Thay wrote this letter to all of his students in autumn 2014, as his health was beginning to weaken. Although Thay did not have enough strength to give Dharma Talks, he was able to dictate and edit this letter.
It has been translated from the Vietnamese, so that everyone enjoy his rich, deep and heartfelt teaching on how “devotional practice” and the figure of “the Buddha” can be understood in the Plum Village tradition.
Thay teaches us how to keep our practice authentic and alive, and how to see the Buddha not as a God, but as our very own “root teacher”, our soul-mate.
Fragrant Creek Hermitage
27th September, 2014
My Dear Children,
At the time when Thầy first entered the temple at the age of sixteen, it was customary to refer to Shakyamuni Buddha as our “root teacher”. But the Buddha Thầy met when upon entering was not so much a teacher, but a legendary figure: a worker of miracles, with immense spiritual powers, very different from other human beings. We met neither the Buddha of Source Buddhism, nor the Buddha of Theravada. The Buddha of Source Buddhism is a teacher who lived a very simple life, someone who would spread his sitting mat to sit on the earth for a Dharma sharing, ate with the other monks and gave Dharma talks. But that was not the image we encountered in the temple. We called the Buddha “our teacher”, but in fact there was a great distance between ourselves and Shakyamuni. Shakyamuni was a holy, miraculous figure. Only several decades later did Thầy discover the true image of a Root Teacher, a real Root Teacher. Just as we speak of having a Root Temple, or our Root Nature, so too do we each have a Root Teacher.
And so, when several decades later Thầy discovered who the Buddha really was, he dreamed of writing a book that could allow people to see the Buddha not as a miraculous divinity, but truly as a teacher. With all his heart, Thầy began writing Old Path White Clouds, to free the Buddha of the halos and mysteries, so he could appear clearly as a person, a Teacher to whom we could all feel close. For Thầy, writing the book Old Path White Clouds is a work of great merit. It has helped portray the image of a teacher who lived simply, and who resolved the challenges he faced not with miraculous powers, but with insight and compassion.
The Buddha that Thầy met when he was sixteen years old was the Buddha of the Tantra School. In Vietnamese temples at that time there would be two chanting sessions. The morning chanting was wholly Tantrayana. We used to chant dhāraṇīs like the Śūraṅgama Dhāraṇī and Mahā Karuṇā Dhāraṇī and another ten mantras. The evening chanting was from the Pure Land liturgy, dedicated to Buddha Amitābha. When we practice Amitābha Buddhism, the image of Buddha Shakyamuni fades away. Standing before the image of Amitābha in the Pure Land teachings, Thầy had no opportunity to encounter his Root Teacher. Yet at that time Thầy was so intent on practising, and had such a powerful Bodhicitta, such a strong deep desire, that he was still determined to practice and to transform. So even though the Buddha Thầy encountered was very distant, Thầy could accept it. What’s more, the scripture that introduces the Śūraṅgama Dhāraṇī, which our spiritual ancestors had chosen for us to chant every morning, was deeply moving. Every novice monk and novice nun who read that sutra felt genuinely moved. The sutra recounts Venerable Ānanda’s vow of aspiration to become a Buddha in order that all beings may be liberated. A deep feeling was aroused every time we would recite it, and that was what pulled Thầy along. Thầy could not yet see the contradictions and indoctrination in his education.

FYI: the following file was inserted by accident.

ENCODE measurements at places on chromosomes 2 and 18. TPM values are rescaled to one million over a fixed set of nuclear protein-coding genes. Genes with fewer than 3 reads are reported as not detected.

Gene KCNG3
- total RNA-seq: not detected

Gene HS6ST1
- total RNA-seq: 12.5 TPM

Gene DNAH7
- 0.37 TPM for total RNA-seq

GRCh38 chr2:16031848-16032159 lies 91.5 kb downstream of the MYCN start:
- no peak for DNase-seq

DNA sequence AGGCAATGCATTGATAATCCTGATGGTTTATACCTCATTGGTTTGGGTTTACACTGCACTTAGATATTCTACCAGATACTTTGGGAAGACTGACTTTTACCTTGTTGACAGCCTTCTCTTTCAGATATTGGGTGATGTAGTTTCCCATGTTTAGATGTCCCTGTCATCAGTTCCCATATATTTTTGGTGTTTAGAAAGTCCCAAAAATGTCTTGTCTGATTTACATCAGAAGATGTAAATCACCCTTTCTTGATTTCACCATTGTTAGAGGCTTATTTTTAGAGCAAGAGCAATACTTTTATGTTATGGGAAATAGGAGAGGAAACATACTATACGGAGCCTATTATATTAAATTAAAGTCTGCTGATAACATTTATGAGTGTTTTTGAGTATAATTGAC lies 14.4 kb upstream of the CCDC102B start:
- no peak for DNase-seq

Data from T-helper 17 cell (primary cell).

There were very moving passages of the sutra, such as:
As soon as possible may I realise the fruits of the practice, and so become a Buddha,
In order to go out into the world to help transform and liberate beings
as numerous as the grains of sand in the Ganges.
I vow, with all the depth and breadth of my heart, to serve every realm,
And so be worthy enough to repay for now the deep gratitude I owe to the Buddha.
When a young monk or nun reads this passage, he or she feels very moved. The Venerable Ānanda at that time was also a young monk. In the past, Thầy only knew how to recite and listen to passages such as this, and he could not see the contradictions in them. Also in the four lines:
World Honored One,
I vow to be one of the first people to go out
into the world full of suffering, evil, violence, and the five sensual pleasures,
in order to help liberate beings.
May you be my witness as I vow that
so long as there is a living being who is not yet a Buddha,
I will not allow myself to realise nirvāṇa.
It took Thầy several decades to look into that last sentence, and see that it was incorrect. This sentence is saying that once we realise nirvāṇa, we’re in a place where we don’t need to do anything at all, just resting and enjoying. Therefore it’s not right to realise nirvāṇa, because we won’t be able to do the work of liberating beings; once we’ve realised nirvāṇa, all we’ll need do is enjoy ourselves. This is a very incorrect view of nirvāṇa. In principle, when we realise deep insight, we’re able to be in touch with the nature of no birth no death, no coming no going, no being no non-being, and that is the world of peace, of cooling, of happiness: that is nirvāṇa. If we’re not able to enjoy these things, then how can we possibly have enough strength to continue to work to liberate beings? Therefore, to say “I’ll not realise nirvāṇa because I need to remain in the world, undergoing all the hardships of the world in order to liberate living beings,” is something completely incorrect. But Thầy couldn’t see that because Thầy was still a young monk.
This kind of misconception arose because of the very many misunderstandings about nirvāṇa. For example, there is the idea of nirvāṇa with residue and nirvāṇa without residue. Nirvāṇa without residue is nirvāṇa in which there are no five skandhas. But if in nirvāṇa there are not the five skandhas, how can someone experience the peace, calm and joy of nirvāṇa? Nirvāṇa with residue is when we have realised the path and realised nirvāṇa, yet we still have our body and the five skandhas. We think that when we still have a body with the five skandhas we can still have head-aches or stomach-aches. Our legs can be tired, our arms can be aching, and so it is said that it’s not nirvāṇa without residue. That’s a very wrong way of seeing things. This way of looking implies that happiness and suffering are two wholly separate things which do not need each other: that happiness can exist by itself and does not need suffering; or that suffering can exist without happiness. That is a dualistic way of looking that is not correct according to the spirit of interbeing in Buddhism.